Assigning the model's location, position.

  • Make normals point outwards. Sometimes when importing a model into Unity, it appears as some faces are invisible. This is caused by the normals of those faces pointing inwards. If you are experiencing this issue try the following:

What is a normal? In a mesh, each face has a single vector which is perpendicular to the face. This vector is called a normal and it points to only one side of the face. Normals are used for rendering.

In your model, all normals should always point outwards. To do that, go to Edit Mode, select all faces, go to Mesh > Normals > Recalculate Outside.

Recalculating the model's normals so they all face outwards properly.

What if I need to show both sides of a plane? Like a wall that separates two rooms for instance. In those cases you should use a cube mesh shape for instance, or duplicate the face (you can extrude the face and move it slightly to the other side), you should never have a single face that will be looked at from both sides.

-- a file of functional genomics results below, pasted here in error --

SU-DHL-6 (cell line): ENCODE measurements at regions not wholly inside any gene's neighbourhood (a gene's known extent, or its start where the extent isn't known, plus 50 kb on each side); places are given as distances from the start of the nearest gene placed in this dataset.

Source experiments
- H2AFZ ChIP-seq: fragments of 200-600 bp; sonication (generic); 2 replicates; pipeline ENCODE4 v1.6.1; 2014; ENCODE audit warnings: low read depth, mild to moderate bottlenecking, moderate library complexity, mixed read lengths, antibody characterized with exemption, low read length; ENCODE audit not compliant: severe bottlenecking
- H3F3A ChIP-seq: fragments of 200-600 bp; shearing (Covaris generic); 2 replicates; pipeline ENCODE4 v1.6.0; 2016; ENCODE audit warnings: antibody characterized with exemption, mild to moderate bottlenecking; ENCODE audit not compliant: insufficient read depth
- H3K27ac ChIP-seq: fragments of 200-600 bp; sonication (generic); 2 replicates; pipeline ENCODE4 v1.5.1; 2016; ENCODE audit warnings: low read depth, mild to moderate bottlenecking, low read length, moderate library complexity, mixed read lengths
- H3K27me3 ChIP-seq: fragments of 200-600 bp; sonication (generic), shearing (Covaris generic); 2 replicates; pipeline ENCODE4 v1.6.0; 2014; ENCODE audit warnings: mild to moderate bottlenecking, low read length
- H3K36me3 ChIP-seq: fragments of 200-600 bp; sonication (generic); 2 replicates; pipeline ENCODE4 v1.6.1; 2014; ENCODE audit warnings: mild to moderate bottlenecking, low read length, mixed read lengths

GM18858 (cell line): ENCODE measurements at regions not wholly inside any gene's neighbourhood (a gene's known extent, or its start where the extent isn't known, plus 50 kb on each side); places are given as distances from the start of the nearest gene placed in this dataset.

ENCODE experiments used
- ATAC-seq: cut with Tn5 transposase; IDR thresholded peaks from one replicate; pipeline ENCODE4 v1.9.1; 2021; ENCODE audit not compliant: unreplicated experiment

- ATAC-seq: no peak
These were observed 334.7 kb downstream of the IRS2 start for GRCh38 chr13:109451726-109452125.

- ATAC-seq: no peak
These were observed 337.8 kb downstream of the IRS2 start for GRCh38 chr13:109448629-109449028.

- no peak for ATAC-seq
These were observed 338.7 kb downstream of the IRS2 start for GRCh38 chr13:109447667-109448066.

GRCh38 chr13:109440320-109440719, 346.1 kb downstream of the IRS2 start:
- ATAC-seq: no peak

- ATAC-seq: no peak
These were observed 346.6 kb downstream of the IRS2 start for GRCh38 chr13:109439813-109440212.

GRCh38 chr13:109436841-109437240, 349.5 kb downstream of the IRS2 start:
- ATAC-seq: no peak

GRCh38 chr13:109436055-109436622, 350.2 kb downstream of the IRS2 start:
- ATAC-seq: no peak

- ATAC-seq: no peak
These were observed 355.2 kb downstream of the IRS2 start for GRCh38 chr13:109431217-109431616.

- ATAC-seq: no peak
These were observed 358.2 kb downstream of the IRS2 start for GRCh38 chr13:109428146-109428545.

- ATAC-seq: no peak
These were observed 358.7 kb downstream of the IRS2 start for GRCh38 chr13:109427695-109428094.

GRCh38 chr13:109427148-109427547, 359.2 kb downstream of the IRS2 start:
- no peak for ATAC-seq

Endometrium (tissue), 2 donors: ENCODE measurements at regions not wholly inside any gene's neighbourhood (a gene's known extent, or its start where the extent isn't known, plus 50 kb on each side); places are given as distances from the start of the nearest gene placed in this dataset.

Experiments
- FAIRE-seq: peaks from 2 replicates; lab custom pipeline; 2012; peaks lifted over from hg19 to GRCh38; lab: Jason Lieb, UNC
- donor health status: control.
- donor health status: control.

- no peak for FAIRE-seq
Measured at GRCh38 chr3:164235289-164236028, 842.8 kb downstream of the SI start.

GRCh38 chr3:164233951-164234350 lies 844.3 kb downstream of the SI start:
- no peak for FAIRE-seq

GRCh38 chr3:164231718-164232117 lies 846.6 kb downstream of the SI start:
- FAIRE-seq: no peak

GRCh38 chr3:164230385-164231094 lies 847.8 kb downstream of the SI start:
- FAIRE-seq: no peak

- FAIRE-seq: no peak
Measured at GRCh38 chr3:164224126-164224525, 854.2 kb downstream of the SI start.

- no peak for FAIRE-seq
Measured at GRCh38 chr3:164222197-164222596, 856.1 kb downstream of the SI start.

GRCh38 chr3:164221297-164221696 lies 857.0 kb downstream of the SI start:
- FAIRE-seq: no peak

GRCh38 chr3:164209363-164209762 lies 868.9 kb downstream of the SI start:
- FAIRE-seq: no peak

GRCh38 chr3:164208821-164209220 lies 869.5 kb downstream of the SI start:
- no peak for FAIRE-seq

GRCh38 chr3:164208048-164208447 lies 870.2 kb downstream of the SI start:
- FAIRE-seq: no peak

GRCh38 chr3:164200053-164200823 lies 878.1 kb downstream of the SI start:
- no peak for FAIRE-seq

What about backface culling? Unity only supports one-side rendering per face, so enabling/disabling backface culling in Blender won’t make a difference. Backface culling is when you explicitly tell your program that only one side of a face should be rendered.

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Importing .blend files vs importing .fbx files

You have two main options to import a file from Blender to Unity. There is no correct answer here, as different workflows and cases might find one approach better than the other one:

  1. Importing the .blend file directly into Unity
  2. Exporting a .fbx file from Blender to Unity (via importing)

When you import a .blend file into Unity, what really happens behind the scenes is that Unity will call Blender’s export scripts to generate a .fbx file, and then import this file into Unity.